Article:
You asked me earlier whence ideas come. The simple, boring and profoundly mysterious answer is that they come from your own mind. There is no magic, but the everyday magic of that lump of slimy grey matter in your skull which, by some inexplicable design, is able to invent entire worlds and people from nothing and to use those inventions to communicate all manner of beliefs and philosophies. If you have a brain, you have ideas. You have all manner of ideas every day, both good ideas and bad ideas. You’ve probably had dozens of ideas already today, about a whole range of subjects. Turning these ideas into stories is simply a matter of practice and patience.
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Unfortunately, I am unable to take on any more author interviews or solicited book reviews at this time.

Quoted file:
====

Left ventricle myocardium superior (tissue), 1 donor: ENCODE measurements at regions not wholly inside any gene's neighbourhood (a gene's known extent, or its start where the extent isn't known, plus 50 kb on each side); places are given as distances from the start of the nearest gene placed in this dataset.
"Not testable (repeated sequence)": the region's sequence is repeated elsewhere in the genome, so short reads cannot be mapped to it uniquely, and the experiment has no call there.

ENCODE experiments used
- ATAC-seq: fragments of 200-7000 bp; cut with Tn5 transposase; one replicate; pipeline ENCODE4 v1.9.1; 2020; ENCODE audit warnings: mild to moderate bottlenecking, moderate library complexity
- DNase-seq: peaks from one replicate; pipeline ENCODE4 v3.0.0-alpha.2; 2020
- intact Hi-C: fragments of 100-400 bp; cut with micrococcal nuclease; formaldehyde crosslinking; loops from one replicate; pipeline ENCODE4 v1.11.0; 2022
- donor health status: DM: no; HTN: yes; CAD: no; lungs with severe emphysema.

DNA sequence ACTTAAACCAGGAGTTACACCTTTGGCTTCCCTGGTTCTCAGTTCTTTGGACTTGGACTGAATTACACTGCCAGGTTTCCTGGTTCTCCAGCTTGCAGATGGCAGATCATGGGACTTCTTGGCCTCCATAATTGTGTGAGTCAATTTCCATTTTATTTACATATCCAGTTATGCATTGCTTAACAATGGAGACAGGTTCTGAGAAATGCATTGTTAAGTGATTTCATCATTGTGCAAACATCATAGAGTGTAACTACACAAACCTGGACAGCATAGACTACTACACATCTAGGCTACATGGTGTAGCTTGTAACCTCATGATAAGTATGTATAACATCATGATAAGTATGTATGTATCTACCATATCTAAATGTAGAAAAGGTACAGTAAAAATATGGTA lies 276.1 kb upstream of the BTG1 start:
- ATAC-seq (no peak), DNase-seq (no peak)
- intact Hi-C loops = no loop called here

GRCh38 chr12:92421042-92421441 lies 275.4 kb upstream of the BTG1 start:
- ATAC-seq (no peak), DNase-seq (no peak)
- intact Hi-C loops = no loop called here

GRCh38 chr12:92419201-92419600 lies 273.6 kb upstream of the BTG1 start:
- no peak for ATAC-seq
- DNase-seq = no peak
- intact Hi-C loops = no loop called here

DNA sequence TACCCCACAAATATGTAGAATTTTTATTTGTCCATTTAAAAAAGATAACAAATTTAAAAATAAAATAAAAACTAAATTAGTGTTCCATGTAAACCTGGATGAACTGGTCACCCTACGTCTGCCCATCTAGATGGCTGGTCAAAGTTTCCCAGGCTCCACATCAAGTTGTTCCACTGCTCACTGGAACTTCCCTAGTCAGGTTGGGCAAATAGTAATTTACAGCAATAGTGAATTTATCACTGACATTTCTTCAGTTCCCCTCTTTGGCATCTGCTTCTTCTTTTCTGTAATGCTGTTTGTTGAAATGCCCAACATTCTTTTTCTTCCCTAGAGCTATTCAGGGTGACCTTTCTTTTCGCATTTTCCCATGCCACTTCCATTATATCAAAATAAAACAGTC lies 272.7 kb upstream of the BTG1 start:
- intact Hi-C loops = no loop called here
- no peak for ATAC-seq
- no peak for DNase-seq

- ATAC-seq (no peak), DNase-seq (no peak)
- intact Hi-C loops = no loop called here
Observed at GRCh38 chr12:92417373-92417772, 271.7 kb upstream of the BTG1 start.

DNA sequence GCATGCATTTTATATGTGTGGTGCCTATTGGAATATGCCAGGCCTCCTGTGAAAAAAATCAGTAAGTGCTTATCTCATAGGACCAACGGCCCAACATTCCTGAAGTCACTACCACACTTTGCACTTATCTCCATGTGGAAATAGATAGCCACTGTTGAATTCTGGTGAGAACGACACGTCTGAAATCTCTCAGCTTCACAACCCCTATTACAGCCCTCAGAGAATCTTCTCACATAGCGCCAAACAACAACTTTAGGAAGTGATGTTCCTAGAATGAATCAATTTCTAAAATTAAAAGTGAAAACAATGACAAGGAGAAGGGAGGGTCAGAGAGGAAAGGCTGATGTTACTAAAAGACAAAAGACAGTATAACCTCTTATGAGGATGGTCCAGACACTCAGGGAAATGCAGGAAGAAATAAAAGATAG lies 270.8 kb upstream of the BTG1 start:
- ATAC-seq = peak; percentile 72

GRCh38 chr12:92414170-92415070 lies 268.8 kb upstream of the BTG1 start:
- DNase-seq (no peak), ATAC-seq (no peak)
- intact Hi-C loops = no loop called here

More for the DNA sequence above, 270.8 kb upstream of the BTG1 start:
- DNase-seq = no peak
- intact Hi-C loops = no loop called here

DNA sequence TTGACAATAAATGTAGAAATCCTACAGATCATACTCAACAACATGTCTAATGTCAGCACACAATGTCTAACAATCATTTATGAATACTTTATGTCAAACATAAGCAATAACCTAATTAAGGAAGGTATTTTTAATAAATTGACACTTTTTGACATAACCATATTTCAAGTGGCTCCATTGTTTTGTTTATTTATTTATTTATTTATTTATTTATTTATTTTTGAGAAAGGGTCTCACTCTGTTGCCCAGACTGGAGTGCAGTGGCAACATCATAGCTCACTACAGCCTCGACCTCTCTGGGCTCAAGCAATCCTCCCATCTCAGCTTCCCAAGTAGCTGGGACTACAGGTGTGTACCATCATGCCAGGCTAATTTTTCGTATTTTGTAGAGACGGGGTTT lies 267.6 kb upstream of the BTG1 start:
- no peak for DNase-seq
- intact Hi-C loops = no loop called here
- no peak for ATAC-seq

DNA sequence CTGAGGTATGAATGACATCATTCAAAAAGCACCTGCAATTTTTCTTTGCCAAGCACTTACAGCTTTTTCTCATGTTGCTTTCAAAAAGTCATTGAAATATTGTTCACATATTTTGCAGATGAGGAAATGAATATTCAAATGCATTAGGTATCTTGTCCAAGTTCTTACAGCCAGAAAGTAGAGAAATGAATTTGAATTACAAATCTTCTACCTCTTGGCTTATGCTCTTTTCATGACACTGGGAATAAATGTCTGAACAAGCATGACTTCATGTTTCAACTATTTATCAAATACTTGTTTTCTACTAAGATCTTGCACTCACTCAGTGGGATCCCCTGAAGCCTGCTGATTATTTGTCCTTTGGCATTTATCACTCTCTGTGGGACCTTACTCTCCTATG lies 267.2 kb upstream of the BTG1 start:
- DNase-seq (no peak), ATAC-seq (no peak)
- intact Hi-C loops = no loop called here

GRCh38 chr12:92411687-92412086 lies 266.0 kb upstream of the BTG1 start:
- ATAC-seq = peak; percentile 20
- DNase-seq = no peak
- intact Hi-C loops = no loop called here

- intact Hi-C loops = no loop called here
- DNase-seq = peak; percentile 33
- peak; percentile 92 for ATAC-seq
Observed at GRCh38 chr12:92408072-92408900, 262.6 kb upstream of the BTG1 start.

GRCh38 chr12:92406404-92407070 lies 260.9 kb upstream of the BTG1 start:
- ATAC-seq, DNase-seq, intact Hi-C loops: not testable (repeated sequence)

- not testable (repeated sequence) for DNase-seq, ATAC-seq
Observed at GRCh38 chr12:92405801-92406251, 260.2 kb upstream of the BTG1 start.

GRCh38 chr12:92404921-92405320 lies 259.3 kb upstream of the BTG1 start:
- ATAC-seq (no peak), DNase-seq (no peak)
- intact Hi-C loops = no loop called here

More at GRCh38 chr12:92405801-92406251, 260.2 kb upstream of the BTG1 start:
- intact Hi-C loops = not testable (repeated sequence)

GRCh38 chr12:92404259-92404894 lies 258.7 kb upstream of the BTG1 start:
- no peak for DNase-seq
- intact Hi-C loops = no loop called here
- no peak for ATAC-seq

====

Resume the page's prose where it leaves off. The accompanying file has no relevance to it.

You can check out our previous interviews here:
- Sharleen Nelson, author of The Time Tourists 
- D. Wallace Peach, author of the Shattered Sea duology 
- Jacob Klop, author of Crooked Souls
- H.L. Walsh, author of From Men and Angels 
- G.M. Nair, author of Duckett and Dyer: Dicks for Hire
- Georgia Springate, author of Beyond
- S.E. Morgan, author of From Waterloo to Water Street
- Megan Pighetti, author of Fairy-Tailed Wish 
- Nancet Marques, author of Chino and the Boy Scouts [VIDEO]